In 20,000 b.c.e., Paleolithic cave painters attempted to draw moving figures on cave walls by drawing running animals in superimposed positions. The artists worked until their eyes went bad; they got no pay; they got no credit, and they were eventually eaten by wild animals.

Animation was born."

— Tom Sito, Drawing the Line: The Untold Story of the Animation Unions from Bosko to Bart Simpson (2006)

But before we can discuss anything about animation, we have to first answer this question: what exactly is animation? Animation simply isn’t drawing slightly changing figures over and over again and flipping through them quickly—it’s the process of recording an image that goes through continuous motion and shape changes in order to portray the "illusion" of movement. This illusion—as seen in almost all motion pictures in general—is thought to rely on the phi phenomenon, a psychological belief that originated from the work of Max Wertheimer, the creator of Gestalt psychology. According to Gestalt psychology, the apparent movement created by an ever-changing series of images happens because our minds automatically fill in missing information.[1] Gestalt psychologists developed a set of principles to explain the concept of perceptual organization—how our brains group smaller objects together to form larger ones.[2]

As referenced in the introduction, the first evidence of interest in the concept of capturing moving figures in a still drawing dates all the way back to early Paleolithic cave paintings, where drawings have shown animals with multiple legs in superimposed positions, clearly attempting to represent some depiction of motion.[3] Animation has, of course, grown since then, and numerous technological breakthroughs have increased the quality of animations that are being produced today.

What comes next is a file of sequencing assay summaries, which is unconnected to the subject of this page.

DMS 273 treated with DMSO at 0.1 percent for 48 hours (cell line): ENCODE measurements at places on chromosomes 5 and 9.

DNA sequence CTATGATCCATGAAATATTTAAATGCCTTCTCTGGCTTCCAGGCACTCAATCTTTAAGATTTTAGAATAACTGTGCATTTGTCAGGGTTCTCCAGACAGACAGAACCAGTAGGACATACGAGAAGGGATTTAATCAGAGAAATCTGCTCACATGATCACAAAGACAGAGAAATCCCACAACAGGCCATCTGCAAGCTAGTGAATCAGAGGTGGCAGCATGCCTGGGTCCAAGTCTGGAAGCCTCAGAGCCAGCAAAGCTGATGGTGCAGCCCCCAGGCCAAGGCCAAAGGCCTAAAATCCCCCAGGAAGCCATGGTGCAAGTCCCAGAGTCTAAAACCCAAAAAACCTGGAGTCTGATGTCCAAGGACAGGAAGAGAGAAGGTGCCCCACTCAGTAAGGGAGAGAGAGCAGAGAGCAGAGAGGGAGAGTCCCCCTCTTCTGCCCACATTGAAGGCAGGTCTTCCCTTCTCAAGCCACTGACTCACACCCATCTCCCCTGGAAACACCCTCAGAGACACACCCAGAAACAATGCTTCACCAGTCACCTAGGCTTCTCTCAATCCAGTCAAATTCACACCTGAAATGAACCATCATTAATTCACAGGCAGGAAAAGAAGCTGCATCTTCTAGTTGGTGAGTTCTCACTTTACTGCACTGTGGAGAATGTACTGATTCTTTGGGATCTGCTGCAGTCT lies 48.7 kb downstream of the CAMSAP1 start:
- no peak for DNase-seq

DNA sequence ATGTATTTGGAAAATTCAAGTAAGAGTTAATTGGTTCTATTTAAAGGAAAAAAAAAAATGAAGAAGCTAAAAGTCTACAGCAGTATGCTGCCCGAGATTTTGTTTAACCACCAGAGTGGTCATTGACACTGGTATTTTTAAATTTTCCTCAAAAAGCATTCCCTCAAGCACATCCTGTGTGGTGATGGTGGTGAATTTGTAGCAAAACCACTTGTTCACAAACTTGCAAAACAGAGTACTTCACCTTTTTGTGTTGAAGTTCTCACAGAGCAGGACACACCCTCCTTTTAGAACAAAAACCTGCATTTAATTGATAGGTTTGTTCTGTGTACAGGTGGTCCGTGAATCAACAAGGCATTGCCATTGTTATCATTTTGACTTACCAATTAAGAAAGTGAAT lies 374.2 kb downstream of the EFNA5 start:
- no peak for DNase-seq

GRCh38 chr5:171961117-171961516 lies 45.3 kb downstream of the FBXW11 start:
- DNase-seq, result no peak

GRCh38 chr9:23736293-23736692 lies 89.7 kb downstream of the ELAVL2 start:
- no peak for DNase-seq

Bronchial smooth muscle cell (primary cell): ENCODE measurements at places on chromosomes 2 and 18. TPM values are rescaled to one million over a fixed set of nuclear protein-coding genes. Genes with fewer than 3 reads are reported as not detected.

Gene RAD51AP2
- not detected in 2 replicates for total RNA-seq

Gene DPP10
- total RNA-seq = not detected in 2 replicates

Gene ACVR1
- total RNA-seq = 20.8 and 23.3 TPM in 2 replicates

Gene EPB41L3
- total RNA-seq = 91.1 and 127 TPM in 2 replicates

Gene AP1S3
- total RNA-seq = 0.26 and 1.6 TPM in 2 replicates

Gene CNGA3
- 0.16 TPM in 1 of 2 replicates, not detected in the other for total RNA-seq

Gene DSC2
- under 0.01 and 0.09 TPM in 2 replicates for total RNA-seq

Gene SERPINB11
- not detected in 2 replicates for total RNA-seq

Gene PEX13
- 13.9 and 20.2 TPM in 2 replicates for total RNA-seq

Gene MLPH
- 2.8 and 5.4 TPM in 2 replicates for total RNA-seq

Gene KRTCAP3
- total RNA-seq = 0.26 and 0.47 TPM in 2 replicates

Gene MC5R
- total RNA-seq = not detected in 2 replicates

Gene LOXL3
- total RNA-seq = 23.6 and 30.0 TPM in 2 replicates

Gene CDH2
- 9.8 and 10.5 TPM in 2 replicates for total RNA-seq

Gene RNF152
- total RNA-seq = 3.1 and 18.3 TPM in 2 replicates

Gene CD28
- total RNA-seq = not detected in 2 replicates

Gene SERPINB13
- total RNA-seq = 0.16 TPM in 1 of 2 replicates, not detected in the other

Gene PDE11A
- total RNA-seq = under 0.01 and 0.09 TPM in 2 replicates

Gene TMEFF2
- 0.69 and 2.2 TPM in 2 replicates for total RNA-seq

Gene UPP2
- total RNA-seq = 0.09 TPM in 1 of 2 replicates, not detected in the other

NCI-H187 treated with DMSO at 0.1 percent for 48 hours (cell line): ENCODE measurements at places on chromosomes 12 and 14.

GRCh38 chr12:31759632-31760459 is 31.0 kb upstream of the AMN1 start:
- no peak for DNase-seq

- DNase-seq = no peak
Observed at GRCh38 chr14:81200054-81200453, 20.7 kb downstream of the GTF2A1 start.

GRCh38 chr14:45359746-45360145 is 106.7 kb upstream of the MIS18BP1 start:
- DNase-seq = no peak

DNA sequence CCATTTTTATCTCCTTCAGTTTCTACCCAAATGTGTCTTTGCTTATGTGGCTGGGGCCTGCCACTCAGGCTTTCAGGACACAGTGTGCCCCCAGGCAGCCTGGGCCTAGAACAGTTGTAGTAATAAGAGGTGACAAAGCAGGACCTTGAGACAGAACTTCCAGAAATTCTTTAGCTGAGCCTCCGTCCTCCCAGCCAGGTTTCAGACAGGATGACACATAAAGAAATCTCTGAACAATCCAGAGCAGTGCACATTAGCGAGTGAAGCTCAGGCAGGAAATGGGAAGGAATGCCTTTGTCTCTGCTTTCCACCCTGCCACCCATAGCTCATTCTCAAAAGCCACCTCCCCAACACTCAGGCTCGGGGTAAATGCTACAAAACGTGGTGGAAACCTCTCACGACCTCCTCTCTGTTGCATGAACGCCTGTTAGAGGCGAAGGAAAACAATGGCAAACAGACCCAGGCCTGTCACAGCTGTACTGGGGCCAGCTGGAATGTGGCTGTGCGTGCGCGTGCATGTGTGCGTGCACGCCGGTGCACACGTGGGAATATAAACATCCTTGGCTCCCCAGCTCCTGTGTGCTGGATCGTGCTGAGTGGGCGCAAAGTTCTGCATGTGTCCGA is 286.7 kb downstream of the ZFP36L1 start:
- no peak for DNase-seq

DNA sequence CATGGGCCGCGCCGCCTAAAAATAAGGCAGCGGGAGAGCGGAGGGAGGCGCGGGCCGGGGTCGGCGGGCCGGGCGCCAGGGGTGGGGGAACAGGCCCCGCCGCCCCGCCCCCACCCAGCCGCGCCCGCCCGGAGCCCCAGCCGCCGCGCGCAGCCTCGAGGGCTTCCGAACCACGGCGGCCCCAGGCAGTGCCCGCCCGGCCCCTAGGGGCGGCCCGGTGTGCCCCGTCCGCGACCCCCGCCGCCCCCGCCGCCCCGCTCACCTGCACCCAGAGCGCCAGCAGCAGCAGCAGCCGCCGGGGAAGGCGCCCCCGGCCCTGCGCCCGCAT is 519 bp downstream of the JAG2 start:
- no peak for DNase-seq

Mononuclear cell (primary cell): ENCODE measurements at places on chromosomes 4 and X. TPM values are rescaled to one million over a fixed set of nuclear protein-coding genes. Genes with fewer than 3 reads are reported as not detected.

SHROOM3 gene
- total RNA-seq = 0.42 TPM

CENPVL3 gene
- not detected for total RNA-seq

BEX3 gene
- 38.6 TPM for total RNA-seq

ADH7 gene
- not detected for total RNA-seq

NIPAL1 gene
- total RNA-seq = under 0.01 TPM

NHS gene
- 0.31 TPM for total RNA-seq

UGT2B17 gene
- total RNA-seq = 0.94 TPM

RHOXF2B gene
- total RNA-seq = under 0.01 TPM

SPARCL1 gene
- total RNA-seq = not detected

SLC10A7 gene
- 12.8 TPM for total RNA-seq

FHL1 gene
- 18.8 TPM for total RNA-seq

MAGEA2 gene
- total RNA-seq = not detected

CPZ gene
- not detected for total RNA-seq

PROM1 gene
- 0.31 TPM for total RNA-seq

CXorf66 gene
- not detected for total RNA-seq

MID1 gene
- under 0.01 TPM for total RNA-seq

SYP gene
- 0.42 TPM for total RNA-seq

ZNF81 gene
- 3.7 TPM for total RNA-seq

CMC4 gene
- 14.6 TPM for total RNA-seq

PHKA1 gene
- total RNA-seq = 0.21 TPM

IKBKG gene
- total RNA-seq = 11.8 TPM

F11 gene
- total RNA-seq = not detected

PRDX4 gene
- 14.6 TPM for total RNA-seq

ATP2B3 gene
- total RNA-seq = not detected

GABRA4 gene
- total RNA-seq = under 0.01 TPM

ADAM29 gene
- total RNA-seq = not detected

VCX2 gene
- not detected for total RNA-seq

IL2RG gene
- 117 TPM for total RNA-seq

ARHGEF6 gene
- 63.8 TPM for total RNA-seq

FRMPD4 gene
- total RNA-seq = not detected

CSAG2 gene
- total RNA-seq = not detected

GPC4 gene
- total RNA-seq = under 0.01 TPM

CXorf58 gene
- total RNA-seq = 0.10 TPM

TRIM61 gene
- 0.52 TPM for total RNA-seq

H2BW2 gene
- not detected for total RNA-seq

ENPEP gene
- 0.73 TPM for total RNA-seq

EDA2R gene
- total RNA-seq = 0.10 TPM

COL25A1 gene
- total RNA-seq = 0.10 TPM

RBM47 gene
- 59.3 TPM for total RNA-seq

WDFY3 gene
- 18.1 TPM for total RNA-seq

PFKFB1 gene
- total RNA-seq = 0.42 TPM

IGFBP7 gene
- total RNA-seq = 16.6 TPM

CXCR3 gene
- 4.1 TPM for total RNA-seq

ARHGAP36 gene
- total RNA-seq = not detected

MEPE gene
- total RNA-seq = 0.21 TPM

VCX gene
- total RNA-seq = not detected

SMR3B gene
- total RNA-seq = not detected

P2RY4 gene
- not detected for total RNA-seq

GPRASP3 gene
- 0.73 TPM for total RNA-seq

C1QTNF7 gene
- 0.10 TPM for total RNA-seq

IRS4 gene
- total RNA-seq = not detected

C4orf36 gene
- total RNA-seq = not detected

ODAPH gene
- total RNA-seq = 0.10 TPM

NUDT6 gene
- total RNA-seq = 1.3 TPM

Modern animation processes have allowed artists to create expansive stylizations of works, allowing them to create films for numerous uses. Popular culture animations include the infamous Duck and Cover (1952) civil defense film, featuring Bert the Turtle, imploring children to duck and take cover under their desks in the event of a nuclear warhead attack,[4] and current "Disney-style" children’s animation shows, like Phineas and Ferb,[5] or full-length feature movies, like Frozen (2013).

Animation is an expansive topic, one that spans over years of evolution and craft that have led it to where it stands today. Together, let’s explore the art of animation.